Vice Admiral Verghese Koithara (Retd.), in his latest book ‘Managing India’s Nuclear Forces’ has stirred up hornet’s nest by highlighting some very pertinent points on the management of India’s nuclear forces and certain lacuna in it.
Strategic thinker Vice Admiral SCS Bangara (Retd.) is so impressed by the book that he penned down a review article of more than 2000 words. We have decided to publish his ‘review article’ on the book and hope that the readers would be delighted to read his analysis and comments on the book and the subject.
Vice Admiral (Retd.)
Publisher- Routledge Taylor and Francis Group
Price- Rs. 795.00
"What an esoteric subject?" some would say. Most of our knowledgeable citizens would know little about matters nuclear and even less about our Nuclear Forces. Management of such a force is best left to the professionals, you might think. But as in all matters of state, where tax payers’ money is committed, every citizen has a right to know how his money is being spent. Moreover, since it is the combined efforts of scientists and the users, i.e. the Military, who plan and run operations under the overall control of the Government of the day, information on such matters are understandably closely guarded. Nevertheless there is a definite need to encourage the emergence of a vibrant breed of scholars and analysts who can contribute significantly to the nuclear debate in India. This book eminently serves that purpose and hence is a valuable addition to the literature on the subject.
In a vibrant democracy, academics and specialists in this field are expected to keep the debate on nuclear issues alive, on all aspects contained in open source material. In a country as young as India, there is a reluctance to share information owing to near absence of policy on declassification of information and the acute feeling of insecurity among those who occupy high office.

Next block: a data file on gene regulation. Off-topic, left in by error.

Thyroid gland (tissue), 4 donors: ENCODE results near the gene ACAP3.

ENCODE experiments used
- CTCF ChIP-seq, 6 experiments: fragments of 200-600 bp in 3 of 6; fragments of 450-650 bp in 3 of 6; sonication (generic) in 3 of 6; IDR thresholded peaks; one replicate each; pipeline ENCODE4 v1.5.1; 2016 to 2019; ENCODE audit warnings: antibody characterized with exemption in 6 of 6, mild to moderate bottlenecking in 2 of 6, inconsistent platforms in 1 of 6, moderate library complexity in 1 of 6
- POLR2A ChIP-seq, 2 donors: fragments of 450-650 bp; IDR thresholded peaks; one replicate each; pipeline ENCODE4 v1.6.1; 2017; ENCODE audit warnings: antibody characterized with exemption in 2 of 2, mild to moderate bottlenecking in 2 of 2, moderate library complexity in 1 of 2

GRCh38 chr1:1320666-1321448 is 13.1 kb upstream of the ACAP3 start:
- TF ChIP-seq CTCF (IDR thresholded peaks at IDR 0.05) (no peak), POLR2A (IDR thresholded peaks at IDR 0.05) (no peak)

The author of this book, Vice Admiral Verghese Koithara (Retd.), is a rare example of one who was not privy to Management of Nuclear Forces. He had to first understand the nuances of production of nuclear weapons, the delivery systems in all three dimensions, i.e. air, surface and underwater, the Command and control facilities, policy formulations, geo strategic and geo economic imperatives, strategic analysis and finally the operational deployment of such weapons.
Given the scarcity of material on such subjects and the scanty indigenous written material, he had to seek views of experts of repute in the western hemisphere too. Thus the uniqueness of our nuclear programme was matched, if only, by the unique efforts of the author who has received compliments from reputed personalities. This includes Arun Singh, Stephen Cohen, Ashley Tellis, Rodney W Jones and Arun Prakash, among others. Arguably, some of his deductions are hypothetical-not entirely based, albeit, on hard to get empirical evidence- and some inferred from discussions with knowledgeable sources.
The Author has opted to arrange his thoughts under 12 lucidly written chapters which target both the nuclear community and the scholars who are desirous of noting the perspectives of a Military mind. Notable books by Indian authors on India's nuclear programme were written by Raj Chengappa and Bharat Karnad. The author, however, rightly points out that the subject of 'management of nuclear forces has been largely avoided' till now.
The Introductory chapter makes a few assumptions which may need deliberation. The first pertains to the scientific community assuming all control over the nuclear programme, owing to their association with its earlier benign avatar of peaceful nuclear experiments. The author also implies that the 'barren relations' between the Political leadership and the Military, post independence, was a contributory factor for the exclusion of the Military in all policy formulations.